2019-2020 Winter Weather: Forecast points to waves of erratic, warm and wet weather in Charlotte region

Now that it’s beginning to get colder, the big question on everyone’s mind is what kind of weather will we see this winter? We went into last winter with a strong El Nino pattern which gave us a slightly warmer and wetter than average conditions. This year may look a bit different than last year since neutral conditions are in place. Since we don’t have an El Nino or La Nina pattern, the long-term trends become more of a predictor for the winter outlook. Other climate patterns like the Madden-Julian Oscillation and Arctic Oscillation will play a larger role in how the winter forecast will shape up. So, here’s what you can expect for the 2019-2020 winter season.

  1. Temperatures are expected to be warmer than normal
  2. Big temperature swings could be a trend through the winter
  3. The precipitation types could be an even mix of rain, ice, or snow
  4. This setup also tends to bring average snowfall for a typical year 

The best way to start a winter weather forecasts for our area is too look at an average year. Typically we see very little in the way of snow and ice across the Piedmont, but totals can go up significantly as you head northwest to the Mountains. Average yearly snowfall totals range from around 3-8 inches in the Piedmont to upwards of 24+ inches in the Mountains.

The other part of a winter forecast is our temperatures from December to February. With the extreme elevation change across the area, our temperatures will also be quite different from east to west.  For the winter months we usually have average high temperatures in the 50s for most places. However, depending on the location our average high temperatures could range from the 60s over the Sandhills to the 30s and 40s across the Mountains.

Maps by NCSU

Maps by NCSU

NCSU

So how is our winter looking in comparison to a typical year?

Currently, we are holding in a neutral pattern and all indications point to very little change through spring.  

NOAA

A neutral pattern is characterized by normal ocean temperatures in the Equatorial Pacific off the South American coast. During an ENSO neutral period you can expect to see the usual circulation and weather pattern over the Pacific Ocean. This will have less of an impact on the weather over the next several months. However, other short term climate patterns like the Madden-Julian Oscillation and Arctic Oscillation could impact the winter forecast by giving us big fluctuations in the weather trend.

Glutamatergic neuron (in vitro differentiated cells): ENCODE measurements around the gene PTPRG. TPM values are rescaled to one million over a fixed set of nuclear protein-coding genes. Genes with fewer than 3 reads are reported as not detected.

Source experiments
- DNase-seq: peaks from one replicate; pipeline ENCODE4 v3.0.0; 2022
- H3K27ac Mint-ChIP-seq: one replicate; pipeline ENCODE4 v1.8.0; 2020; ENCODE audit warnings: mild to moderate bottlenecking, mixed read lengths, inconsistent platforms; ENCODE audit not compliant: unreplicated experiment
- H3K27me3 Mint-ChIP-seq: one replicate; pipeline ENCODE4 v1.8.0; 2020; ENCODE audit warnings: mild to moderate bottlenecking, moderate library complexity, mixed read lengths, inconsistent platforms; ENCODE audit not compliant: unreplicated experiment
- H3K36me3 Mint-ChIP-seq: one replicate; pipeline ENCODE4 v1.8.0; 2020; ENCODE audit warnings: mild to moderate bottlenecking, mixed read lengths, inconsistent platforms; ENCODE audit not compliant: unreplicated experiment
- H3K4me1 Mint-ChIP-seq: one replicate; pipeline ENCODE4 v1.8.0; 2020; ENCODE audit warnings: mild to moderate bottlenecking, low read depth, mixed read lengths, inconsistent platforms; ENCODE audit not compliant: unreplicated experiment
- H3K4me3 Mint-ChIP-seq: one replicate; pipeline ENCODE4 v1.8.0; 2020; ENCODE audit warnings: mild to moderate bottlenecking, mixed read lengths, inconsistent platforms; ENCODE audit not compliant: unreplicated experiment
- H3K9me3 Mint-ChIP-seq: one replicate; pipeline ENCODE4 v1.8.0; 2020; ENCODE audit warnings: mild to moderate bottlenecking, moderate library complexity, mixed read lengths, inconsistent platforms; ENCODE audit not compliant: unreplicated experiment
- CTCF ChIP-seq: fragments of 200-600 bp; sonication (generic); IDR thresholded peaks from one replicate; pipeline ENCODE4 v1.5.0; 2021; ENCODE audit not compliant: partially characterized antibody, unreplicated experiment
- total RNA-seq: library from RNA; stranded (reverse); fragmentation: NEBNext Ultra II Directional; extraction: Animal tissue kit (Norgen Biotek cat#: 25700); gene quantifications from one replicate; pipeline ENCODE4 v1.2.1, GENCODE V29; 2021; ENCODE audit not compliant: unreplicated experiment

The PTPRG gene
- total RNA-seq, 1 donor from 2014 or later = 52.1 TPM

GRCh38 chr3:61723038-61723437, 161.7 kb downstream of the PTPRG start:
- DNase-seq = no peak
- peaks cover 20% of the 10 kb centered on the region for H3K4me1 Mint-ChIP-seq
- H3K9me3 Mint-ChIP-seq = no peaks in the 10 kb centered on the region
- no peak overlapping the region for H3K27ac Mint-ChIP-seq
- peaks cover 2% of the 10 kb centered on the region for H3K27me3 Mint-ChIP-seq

How does this impact us?

With this type of pattern, the southern United States often see warmer temperatures through the winter months with the north on the cooler side. The southeastern states trend to be a little wetter with the subtropical jet bringing storms through the region.

For the upcoming winter, above-normal precipitation is expected for the northern half of the US. The deep south and parts of California could see slightly below-average precipitation this winter. All other locations are projected to have a normal winter season. Since we are looking at average precipitation this winter in the Carolinas, we could also end up with a typical amount of snow and ice totals.

Temperatures this winter are expected to be above average for much of the US. However, the northern Plains and parts of the Midwest is expected to be right around normal for the upcoming winter. The Climate Prediction Center doesn’t project any location to be below average for the 2019-2020 season.

Let’s compare to past years….

In a typical winter season, our high temperatures average around 52.8° from December to February with the total precipitation averaging about 9.96”. When taking a look back at previous winters with an ENSO Neutral setup similar to the upcoming season, we can get a good idea of what may be in store for us this year.

The 1992-1993 winter season for Charlotte averaged a daytime high of 52.1° with 11.70” of precipitation. We had two minor snow events over the 3-month period with Charlotte picking up Trace of snow.  Most of the snow this winter fell in December and February.

Going a little farther back to the 1966-1967 winter season, data shows a slightly cooler and drier than average year for the Charlotte area. Our average daytime high from December to February was 51.8° and precipitation totals ended up at 9.13”.  However, snowfall accumulations were well above average for Charlotte with 5.4” of snow for the whole winter season. This total come during one big snowstorm in February of 1967.   

If history repeats itself, then our winter weather conditions could go either direction and easily be above or below normal. Snowfall amounts will vary significantly depending on where the average temperatures fall this winter season.

One variable that has to be taken into account is a random or unexpected storm that could come through at any time over the winter months. Why could this be an issue you ask? It could bring heavy rain, dump a significant amount of snow, allow a much colder air mass to settle into the region, or just change the pattern altogether. Any of these situations could easily bust the winter weather forecast.

Stay tuned for what’s to come!